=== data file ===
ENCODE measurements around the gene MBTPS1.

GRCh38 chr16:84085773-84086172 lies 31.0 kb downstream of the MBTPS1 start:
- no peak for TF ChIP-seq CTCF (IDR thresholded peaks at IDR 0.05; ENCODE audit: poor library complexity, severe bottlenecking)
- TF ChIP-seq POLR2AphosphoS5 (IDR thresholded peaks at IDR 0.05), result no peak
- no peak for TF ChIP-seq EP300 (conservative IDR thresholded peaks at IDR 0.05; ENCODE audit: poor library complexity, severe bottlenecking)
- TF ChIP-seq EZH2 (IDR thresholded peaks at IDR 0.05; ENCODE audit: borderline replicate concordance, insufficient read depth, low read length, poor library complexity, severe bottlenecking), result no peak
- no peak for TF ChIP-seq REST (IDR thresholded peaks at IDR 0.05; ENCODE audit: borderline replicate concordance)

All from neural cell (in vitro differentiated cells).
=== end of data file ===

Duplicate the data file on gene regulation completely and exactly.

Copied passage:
ENCODE measurements around the gene MBTPS1.

GRCh38 chr16:84085773-84086172 lies 31.0 kb downstream of the MBTPS1 start:
- no peak for TF ChIP-seq CTCF (IDR thresholded peaks at IDR 0.05; ENCODE audit: poor library complexity, severe bottlenecking)
- TF ChIP-seq POLR2AphosphoS5 (IDR thresholded peaks at IDR 0.05), result no peak
- no peak for TF ChIP-seq EP300 (conservative IDR thresholded peaks at IDR 0.05; ENCODE audit: poor library complexity, severe bottlenecking)
- TF ChIP-seq EZH2 (IDR thresholded peaks at IDR 0.05; ENCODE audit: borderline replicate concordance, insufficient read depth, low read length, poor library complexity, severe bottlenecking), result no peak
- no peak for TF ChIP-seq REST (IDR thresholded peaks at IDR 0.05; ENCODE audit: borderline replicate concordance)

All from neural cell (in vitro differentiated cells).